Association of brain-derived neurotrophic factor (Val66Met) polymorphism with the risk of Parkinson’s disease and influence on clinical outcome
Parkinson’s disease (PD) is a common neurodegenerative disease. Motor symptoms of rigidity, tremor, and bradykinesia and non-motor symptoms like the cognitive deficit, autonomic dysfunction, dementia, anxiety and depression all contribute to morbidity. Emerging shreds of evidence suggest the role of BDNF (Val66Met) polymorphism in PD risk and associated cognitive deficit. Hence, the current study is aimed to investigate the role of BDNF Val66Met in the risk of PD development and associated cognitive abnormalities. A total of 269 PD cases and 271 healthy, age, ethnicity and gender matched controls were recruited in the study. Genomic DNA was isolated, amplified and SNP was identified using the RFLP method and validated by Sanger’s sequencing. There was a significant association of BDNF Val66Met with PD risk in both Dominant and recessive models (GG vs GA+AA: OR: 1.47, CI: 1.04-2.09, P =0.03, GG+GA vs AA: OR: 2.32, CI: 1.07-5.00, P =0.02). The main nonmotor symptom i.e. cognitive impairment was significantly associated with the variant genotype of BDNF Val66Met Polymorphism (GG vs GA+AA: OR: 1.47, CI: 1.04-2.09, P =0.03, GG+GA vs AA: OR: 2.32, CI: 1.07-5.00, P =0.02).We found a significant association of variant genotype with disease severity, the activity of daily living as assessed by S & E score as it was found to better with wild genotype and a significant decrease in quality of life with homozygous mutant genotype. We did not find significant differences in disease duration, absolute levodopa response among the genotypes. Our results implicate BDNF Val66Met polymorphism is associated with the risk of PD, cognitive impairment, poor quality of life and greater disease severity in PD.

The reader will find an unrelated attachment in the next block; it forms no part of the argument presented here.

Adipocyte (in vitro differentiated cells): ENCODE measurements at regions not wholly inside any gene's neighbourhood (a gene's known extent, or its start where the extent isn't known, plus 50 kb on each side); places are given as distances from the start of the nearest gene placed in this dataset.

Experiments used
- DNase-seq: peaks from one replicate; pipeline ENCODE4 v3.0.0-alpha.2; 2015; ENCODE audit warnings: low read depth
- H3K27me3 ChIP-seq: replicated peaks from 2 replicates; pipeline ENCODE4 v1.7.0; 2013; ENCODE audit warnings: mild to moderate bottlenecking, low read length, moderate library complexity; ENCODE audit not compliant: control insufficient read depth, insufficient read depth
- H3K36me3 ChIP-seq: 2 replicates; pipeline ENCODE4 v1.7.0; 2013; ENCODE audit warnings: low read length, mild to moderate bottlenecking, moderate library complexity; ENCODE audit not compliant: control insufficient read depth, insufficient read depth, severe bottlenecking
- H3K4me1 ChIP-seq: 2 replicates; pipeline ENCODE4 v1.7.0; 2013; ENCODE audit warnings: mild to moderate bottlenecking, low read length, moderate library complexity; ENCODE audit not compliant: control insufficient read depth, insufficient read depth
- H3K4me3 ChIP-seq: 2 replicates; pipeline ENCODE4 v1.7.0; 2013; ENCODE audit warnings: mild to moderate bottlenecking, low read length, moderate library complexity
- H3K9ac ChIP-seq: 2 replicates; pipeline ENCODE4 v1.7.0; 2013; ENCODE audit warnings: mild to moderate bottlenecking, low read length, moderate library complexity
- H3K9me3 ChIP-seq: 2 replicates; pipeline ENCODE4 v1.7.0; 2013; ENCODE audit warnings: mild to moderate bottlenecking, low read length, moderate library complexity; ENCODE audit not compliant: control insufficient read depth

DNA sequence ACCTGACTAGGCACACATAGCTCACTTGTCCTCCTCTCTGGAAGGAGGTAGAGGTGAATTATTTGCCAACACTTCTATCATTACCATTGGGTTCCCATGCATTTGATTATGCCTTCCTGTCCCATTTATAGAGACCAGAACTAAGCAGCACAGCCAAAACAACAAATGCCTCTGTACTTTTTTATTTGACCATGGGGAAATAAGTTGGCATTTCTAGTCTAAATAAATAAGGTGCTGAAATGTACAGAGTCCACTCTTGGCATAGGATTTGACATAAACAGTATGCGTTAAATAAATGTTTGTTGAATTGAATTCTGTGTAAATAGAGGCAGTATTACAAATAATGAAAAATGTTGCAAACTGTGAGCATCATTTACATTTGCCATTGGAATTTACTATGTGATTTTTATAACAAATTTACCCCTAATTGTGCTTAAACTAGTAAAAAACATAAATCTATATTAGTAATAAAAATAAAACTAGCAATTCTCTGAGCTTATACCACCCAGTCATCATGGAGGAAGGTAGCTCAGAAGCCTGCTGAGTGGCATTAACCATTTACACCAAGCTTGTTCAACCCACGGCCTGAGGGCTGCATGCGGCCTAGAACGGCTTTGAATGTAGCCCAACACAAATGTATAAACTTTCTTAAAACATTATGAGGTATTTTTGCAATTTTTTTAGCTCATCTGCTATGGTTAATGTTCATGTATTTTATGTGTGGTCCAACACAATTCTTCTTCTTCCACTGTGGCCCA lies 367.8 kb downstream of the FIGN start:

BDNF polymorphism; Bradykinesia; Cognitive impairment; Dementia; MoCA; Parkinson’s disease
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